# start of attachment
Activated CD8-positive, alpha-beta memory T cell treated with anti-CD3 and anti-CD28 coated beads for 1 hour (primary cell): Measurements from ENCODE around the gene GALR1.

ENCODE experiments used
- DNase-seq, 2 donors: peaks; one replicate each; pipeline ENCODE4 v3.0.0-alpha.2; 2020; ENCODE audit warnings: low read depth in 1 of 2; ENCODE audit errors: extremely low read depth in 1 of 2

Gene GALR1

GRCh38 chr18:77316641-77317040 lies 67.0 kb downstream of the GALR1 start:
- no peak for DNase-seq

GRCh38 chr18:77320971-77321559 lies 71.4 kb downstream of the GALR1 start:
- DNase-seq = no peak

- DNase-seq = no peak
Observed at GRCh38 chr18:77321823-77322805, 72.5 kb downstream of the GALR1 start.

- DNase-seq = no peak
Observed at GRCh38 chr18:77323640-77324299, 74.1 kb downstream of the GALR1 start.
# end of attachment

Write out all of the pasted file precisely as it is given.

Activated CD8-positive, alpha-beta memory T cell treated with anti-CD3 and anti-CD28 coated beads for 1 hour (primary cell): Measurements from ENCODE around the gene GALR1.

ENCODE experiments used
- DNase-seq, 2 donors: peaks; one replicate each; pipeline ENCODE4 v3.0.0-alpha.2; 2020; ENCODE audit warnings: low read depth in 1 of 2; ENCODE audit errors: extremely low read depth in 1 of 2

Gene GALR1

GRCh38 chr18:77316641-77317040 lies 67.0 kb downstream of the GALR1 start:
- no peak for DNase-seq

GRCh38 chr18:77320971-77321559 lies 71.4 kb downstream of the GALR1 start:
- DNase-seq = no peak

- DNase-seq = no peak
Observed at GRCh38 chr18:77321823-77322805, 72.5 kb downstream of the GALR1 start.

- DNase-seq = no peak
Observed at GRCh38 chr18:77323640-77324299, 74.1 kb downstream of the GALR1 start.